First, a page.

Omidyar Network, the family investment office of eBay founder Pierre Omidyar, spun off its financial inclusion investment arm, Flourish Ventures, last year with capital of about $300 million. Flourish focuses on consumer & SME lending, challenger banks, personal finance, insurtech, and some other areas. It, along with Omidyar, has made investments of $86 million in India so far, including $16 million in 2019 across seven startups. Zest Money, YeLo, and Scripbox are among these firms.
Tilman Ehrbeck, managing partner, Flourish, spoke to STOI about the India opportunity, how the market offers a blueprint for other emerging markets, and the broad themes which interest him here.
How did Flourish come into existence and what are its plans in India?
When we realised India was catapulting itself to the forefront, we, independent of all of this at the Omidyar Network global level, some 18 months ago, felt like we had also grown quite a bit. We had focused on several areas which were different in nature. So, we decided we should unleash energies, sunset some activities, and start a few new ones in Omidyar at the global level. Some initiatives were doing really well on their own, so we wanted to give him a freer run. Flourish, the global financial services and inclusion effort, and Omidyar Network India are two of the unleashed entities. We think that’s quite exciting for India as you get a doubling down — Omidyar Network India focuses on financial services issues which are really relevant to India and Flourish focuses on frontier themes which we want to prove out globally.
What are these themes?
Digital credit, insurtech, and challenger bank are among them. We pick these themes and we make global investments, not everywhere but in six or seven markets where we are active. And we try to prove with variations on the theme that this works. This is 90% of what we do — early stage, for profit, investing risk capital for retail service innovations.
What was the reason behind the spin-out? Was it to get external capital?
No. For the time being, the source of capital is Pierre Omidyar. Having a single source of funding has many advantages, particularly when you are impact-oriented. There may be trade-off decisions every now and then and it’s easier to discuss that with one source of capital. More importantly, since we are not a traditional fund, we have permanent capital. That allows us to be more flexible and we can lean in when others are pulling out. We, too, can pull out if things get too frothy. We have been approached by others, who said they like what we were doing, but so far, we have not taken third-party capital. underlying incentives of the operation are not aligned with good outcomes for the consumer. There are many credit businesses which sort of calibrate how much they lend to the consumer, who pay back a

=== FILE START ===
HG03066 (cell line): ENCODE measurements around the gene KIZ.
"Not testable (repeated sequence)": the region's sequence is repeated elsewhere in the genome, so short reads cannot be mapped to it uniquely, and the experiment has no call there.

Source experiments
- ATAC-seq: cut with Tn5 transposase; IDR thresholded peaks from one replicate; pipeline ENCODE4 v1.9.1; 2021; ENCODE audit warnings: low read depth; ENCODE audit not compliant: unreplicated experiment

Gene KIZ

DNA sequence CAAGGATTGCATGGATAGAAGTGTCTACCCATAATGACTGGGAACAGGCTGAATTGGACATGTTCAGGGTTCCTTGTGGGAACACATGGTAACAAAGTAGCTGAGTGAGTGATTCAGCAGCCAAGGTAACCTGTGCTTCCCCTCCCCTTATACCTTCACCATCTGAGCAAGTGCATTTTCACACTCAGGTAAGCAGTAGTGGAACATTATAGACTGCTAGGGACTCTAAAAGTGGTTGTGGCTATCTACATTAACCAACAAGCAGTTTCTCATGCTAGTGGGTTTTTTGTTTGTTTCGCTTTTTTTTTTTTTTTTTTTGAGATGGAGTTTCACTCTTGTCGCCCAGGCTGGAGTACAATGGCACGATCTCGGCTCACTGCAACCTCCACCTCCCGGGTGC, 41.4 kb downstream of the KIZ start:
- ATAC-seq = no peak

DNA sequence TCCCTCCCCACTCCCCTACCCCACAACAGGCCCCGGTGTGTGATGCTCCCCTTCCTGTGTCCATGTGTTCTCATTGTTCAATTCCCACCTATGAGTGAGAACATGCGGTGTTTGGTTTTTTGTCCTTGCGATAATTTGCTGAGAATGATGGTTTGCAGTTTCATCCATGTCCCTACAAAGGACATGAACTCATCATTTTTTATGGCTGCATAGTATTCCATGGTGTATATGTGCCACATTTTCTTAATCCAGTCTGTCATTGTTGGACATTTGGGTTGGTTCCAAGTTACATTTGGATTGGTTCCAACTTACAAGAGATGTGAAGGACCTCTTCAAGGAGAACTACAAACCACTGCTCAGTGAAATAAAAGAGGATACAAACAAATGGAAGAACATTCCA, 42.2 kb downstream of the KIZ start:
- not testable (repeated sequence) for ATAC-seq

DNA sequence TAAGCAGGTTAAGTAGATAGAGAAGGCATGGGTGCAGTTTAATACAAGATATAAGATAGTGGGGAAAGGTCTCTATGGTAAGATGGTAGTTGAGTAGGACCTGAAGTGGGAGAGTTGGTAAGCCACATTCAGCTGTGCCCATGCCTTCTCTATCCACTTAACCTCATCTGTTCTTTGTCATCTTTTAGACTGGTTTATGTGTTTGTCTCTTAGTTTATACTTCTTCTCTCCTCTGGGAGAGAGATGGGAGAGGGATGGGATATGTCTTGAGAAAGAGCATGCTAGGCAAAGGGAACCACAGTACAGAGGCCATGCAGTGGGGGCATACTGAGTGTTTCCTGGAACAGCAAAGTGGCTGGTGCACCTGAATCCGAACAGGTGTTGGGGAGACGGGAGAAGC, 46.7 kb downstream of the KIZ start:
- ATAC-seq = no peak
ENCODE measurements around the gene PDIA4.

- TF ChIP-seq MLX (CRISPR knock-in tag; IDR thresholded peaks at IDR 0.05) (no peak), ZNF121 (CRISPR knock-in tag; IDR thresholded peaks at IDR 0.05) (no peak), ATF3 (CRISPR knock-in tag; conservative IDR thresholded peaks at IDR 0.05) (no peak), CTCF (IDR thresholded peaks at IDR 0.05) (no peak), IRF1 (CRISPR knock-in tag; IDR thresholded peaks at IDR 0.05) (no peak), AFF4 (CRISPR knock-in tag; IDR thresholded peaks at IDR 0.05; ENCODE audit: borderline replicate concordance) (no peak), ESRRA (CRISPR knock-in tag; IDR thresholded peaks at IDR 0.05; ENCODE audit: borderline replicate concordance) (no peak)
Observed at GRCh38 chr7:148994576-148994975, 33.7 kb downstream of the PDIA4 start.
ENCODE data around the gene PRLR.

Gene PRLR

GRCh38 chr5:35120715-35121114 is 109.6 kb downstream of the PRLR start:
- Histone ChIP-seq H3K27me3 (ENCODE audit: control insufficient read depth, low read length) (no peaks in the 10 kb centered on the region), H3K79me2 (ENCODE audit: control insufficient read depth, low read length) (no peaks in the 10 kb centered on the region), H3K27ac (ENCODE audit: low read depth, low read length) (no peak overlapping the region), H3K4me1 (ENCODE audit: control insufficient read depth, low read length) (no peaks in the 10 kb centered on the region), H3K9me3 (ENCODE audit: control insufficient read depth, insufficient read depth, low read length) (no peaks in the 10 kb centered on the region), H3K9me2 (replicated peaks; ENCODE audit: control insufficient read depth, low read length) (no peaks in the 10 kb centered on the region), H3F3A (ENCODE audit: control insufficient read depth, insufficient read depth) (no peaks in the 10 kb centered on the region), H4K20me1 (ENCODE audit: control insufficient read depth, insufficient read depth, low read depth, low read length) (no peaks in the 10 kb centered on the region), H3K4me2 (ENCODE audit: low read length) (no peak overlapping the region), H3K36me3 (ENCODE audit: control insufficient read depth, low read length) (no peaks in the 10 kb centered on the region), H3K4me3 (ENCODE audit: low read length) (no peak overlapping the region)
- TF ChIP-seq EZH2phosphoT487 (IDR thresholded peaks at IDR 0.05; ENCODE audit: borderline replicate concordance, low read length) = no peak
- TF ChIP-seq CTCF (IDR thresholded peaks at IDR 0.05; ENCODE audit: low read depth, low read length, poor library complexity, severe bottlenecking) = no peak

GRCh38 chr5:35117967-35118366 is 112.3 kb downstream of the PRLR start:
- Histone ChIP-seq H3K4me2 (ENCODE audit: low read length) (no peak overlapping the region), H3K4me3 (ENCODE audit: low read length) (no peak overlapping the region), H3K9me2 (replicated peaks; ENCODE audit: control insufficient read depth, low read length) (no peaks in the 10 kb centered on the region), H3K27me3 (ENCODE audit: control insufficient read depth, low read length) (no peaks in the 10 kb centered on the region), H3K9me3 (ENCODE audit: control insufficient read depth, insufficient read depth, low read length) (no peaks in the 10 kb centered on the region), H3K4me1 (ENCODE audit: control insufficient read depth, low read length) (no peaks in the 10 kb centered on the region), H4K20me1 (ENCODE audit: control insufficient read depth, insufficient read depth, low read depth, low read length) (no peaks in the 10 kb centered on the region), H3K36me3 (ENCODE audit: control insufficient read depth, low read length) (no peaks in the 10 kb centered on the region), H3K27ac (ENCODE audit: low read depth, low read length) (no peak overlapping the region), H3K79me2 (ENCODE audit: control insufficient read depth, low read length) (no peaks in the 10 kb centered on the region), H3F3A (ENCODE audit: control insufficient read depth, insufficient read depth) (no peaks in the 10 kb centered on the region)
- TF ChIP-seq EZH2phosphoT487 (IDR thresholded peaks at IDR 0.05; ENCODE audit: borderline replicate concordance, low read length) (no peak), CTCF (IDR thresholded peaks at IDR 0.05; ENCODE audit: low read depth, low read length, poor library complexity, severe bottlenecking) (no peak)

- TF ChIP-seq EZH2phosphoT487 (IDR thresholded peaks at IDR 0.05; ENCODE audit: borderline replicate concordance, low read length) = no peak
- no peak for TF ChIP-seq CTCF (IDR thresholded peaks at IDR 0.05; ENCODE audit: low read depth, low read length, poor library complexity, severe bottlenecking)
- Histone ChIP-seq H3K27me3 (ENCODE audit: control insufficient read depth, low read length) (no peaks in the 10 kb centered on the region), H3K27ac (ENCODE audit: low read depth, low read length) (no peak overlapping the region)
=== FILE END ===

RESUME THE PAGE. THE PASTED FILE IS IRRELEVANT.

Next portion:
There are certain businesses you won’t invest in. Which are these and why? High, predatory interest rate lending businesses; businesses that don’t protect the privacy and data of their customers; and businesses where the little bit but never quite enough. So, the balance is key. Over their lifetime, people end up with high borrowing costs and they are constantly paying back. This happens a lot in the traditional US banking system.
Is India different?
India now provides what we believe is, from a policy design and systems perspective, a very exciting blueprint for other emerging markets; that’s why Flourish remains so excited and will continue to co-invest with Omidyar. India made investments in public digital infrastructure and created a regulatory and legislative framework that allows for open architecture-type system with data protection. And the cost is much lower than that of other systems around the world. We think the Indian approach and the innovation it enables could have a real demonstration effect for other emerging markets.
Which new themes seem interesting to you?
Gig economy. We see more happening there. Neo-banking is relatively new. We also see an upside in social commerce.
How much have you invested via Flourish?
Globally, we invested about $200 million in financial services till 2018, and that includes India. This was either done jointly or under one umbrella of Omidyar Network. In 2019, we started investing jointly as Flourish and Omidyar Network India [50:50]. We made two new investments and we had five follow-on ones with successful portfolio companies. The total volume last year was $16 million.